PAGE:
Paper Cuts: Oregon’s Declining Paper Industry
Paper manufacturing began in Oregon with the Pioneer Paper Manufacturing Company in 1866, but the mill closed in less than a year. The Clackamas Paper Manufacturing Company opened in 1868 and was followed by Willamette Pulp and Paper in 1889 near Oregon City. The Crown Mill opened in 1890, and Hawley Pulp and Paper opened in 1909. Some of the early mills struggled with uncertain manufacturing processes and could not produce enough paper to be profitable. Newsprint was an important product for early mills.
The modern paper industry in Oregon has two major divisions: the pulp and paper manufacturing side with 11 facilities, and the converted paper products (such as box making) side that has 43 facilities. There are a multitude of types of paper manufactured: containerboard, tissue, newsprint, paperboard, copying paper, coated and uncoated, and a nearly endless list of specialty papers.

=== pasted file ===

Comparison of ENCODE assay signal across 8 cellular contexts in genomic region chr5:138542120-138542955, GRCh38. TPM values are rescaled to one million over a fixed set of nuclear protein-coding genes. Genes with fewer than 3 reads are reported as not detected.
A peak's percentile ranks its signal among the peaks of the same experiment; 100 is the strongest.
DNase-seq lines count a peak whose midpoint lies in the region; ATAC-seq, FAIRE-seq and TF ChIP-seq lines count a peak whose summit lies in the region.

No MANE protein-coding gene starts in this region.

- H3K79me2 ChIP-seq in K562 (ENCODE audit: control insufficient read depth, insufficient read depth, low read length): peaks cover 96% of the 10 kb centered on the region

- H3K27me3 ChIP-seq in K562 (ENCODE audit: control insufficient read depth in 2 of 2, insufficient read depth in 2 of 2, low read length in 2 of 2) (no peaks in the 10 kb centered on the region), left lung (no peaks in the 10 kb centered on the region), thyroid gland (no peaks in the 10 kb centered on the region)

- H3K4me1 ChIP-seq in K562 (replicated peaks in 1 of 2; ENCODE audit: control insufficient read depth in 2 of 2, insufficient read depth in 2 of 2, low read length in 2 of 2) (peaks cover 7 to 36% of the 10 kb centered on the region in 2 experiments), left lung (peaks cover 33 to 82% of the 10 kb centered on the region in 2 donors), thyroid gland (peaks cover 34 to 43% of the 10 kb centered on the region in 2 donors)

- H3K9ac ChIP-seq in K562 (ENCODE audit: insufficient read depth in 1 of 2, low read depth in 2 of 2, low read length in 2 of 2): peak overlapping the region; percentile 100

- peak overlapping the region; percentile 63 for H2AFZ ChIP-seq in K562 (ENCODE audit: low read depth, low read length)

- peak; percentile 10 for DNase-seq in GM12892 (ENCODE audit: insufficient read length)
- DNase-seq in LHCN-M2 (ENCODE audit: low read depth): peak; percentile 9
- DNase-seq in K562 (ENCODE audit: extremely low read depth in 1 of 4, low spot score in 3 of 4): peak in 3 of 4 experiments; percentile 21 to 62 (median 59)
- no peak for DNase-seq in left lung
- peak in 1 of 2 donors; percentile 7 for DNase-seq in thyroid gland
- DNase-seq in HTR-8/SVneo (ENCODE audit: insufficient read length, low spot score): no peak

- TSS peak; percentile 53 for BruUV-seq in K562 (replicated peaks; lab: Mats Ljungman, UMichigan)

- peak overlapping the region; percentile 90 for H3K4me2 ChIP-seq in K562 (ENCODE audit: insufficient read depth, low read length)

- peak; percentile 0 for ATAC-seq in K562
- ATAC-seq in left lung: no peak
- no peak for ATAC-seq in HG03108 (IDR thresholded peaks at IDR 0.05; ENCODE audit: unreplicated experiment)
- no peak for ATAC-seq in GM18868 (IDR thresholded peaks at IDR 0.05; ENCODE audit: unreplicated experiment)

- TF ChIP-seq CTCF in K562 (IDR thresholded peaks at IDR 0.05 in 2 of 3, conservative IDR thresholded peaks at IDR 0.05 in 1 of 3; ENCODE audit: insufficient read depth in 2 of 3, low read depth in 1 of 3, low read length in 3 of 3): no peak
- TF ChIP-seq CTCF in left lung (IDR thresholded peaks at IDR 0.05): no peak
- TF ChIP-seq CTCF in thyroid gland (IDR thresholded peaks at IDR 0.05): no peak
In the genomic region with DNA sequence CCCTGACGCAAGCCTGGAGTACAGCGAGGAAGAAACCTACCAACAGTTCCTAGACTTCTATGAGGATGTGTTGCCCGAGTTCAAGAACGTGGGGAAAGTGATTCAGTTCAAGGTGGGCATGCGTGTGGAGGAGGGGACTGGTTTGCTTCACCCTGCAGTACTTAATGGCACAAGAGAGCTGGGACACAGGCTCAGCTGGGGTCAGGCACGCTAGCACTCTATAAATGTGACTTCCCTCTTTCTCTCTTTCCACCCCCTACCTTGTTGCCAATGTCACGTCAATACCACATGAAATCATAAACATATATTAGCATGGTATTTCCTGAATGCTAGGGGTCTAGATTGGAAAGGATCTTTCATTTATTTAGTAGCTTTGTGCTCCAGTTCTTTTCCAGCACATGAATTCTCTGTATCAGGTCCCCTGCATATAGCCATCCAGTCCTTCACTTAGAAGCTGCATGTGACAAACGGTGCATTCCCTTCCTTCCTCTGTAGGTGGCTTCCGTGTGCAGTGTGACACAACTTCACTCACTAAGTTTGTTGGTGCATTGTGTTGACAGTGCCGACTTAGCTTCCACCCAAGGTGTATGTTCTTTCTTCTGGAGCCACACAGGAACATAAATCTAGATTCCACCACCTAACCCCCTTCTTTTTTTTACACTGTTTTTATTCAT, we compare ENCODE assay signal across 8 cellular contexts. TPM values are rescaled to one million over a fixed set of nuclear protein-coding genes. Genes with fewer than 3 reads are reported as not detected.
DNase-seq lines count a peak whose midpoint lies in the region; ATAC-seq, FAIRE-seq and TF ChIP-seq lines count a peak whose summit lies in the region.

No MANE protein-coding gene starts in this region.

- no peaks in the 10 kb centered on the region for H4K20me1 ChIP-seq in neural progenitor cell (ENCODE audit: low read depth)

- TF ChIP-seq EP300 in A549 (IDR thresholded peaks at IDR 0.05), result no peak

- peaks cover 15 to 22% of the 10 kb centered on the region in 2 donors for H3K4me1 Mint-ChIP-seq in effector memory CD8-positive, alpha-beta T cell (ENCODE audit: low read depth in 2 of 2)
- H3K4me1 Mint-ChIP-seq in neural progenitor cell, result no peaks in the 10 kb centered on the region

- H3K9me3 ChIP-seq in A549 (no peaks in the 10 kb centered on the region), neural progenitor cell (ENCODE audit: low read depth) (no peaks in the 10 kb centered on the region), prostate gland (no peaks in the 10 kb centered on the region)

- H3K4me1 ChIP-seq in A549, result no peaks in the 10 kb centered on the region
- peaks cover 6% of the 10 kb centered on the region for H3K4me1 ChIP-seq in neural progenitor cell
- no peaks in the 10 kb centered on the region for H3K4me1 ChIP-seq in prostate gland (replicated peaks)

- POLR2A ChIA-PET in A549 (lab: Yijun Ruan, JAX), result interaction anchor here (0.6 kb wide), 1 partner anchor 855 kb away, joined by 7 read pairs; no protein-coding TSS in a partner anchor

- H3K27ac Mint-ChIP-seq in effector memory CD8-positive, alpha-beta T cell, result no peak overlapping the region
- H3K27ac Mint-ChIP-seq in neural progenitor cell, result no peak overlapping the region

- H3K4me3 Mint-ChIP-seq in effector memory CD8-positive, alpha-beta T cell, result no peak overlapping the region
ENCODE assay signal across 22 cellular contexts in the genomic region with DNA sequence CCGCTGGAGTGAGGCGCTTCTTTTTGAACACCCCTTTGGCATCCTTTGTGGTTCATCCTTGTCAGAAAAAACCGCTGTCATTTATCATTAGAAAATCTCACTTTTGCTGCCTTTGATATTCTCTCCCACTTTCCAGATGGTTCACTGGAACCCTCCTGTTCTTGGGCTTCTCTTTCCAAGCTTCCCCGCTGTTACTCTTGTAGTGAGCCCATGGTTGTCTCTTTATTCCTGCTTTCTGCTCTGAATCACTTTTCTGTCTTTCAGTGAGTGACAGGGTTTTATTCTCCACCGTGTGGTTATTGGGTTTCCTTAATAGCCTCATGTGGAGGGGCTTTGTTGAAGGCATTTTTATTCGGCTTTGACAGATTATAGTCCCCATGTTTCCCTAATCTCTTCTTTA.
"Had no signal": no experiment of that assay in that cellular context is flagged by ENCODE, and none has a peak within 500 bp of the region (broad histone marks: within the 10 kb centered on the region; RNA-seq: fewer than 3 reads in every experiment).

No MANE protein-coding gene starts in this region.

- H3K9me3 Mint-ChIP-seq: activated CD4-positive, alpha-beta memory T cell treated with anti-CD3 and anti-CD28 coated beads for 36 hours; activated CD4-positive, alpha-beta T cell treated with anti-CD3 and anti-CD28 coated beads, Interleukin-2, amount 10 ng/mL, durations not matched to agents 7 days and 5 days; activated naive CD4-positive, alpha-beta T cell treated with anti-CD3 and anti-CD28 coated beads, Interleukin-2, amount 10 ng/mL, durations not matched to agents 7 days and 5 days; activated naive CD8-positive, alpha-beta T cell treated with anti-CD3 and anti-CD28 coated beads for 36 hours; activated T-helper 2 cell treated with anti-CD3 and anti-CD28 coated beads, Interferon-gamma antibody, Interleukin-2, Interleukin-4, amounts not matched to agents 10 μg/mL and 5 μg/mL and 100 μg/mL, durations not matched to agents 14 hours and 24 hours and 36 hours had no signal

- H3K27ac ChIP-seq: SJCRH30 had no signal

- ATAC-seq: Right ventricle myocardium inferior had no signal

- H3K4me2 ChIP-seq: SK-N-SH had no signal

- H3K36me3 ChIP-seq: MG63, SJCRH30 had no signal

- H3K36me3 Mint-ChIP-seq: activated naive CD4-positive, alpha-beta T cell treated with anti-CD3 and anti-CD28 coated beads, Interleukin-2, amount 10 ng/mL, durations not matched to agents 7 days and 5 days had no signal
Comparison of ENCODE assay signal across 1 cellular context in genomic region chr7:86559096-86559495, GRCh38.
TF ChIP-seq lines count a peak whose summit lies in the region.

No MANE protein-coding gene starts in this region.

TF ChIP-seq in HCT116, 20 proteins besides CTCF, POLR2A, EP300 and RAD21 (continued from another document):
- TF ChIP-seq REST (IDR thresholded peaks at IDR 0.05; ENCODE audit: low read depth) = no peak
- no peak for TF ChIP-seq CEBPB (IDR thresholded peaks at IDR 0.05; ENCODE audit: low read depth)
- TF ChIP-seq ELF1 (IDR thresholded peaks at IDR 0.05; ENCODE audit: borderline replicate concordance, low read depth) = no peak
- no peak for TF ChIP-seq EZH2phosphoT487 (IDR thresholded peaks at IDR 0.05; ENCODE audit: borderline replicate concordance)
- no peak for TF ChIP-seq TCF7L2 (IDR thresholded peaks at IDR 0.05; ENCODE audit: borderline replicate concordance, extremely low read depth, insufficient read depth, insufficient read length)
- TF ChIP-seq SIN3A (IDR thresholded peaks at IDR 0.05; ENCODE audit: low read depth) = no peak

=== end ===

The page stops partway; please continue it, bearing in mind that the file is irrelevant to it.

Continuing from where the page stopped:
Employment in paper manufacturing in Oregon has declined for decades, but it remains an important industry in the state. Paper manufacturing provides about 4,200 jobs in Oregon, down from around 10,000 in 1976. In 1976, paper manufacturing accounted for a little more than 5 percent of Oregon’s manufacturing jobs; by 2016 its share was down to 2.3 percent of manufacturing employment. In this respect it is similar to the wood products industry, which fell from about 40 percent of Oregon’s manufacturing jobs to about 12 percent over the period.
The drop in employment over the years is only partly due to decreasing output. Physical output in 2015 was only 15 percent lower than in 2001 yet employment fell by 41 percent over those years. Since 1997 the value of output has varied from nearly $1.3 billion to $734 million to (2009 dollars), but the industry’s employment has steadily declined in Oregon.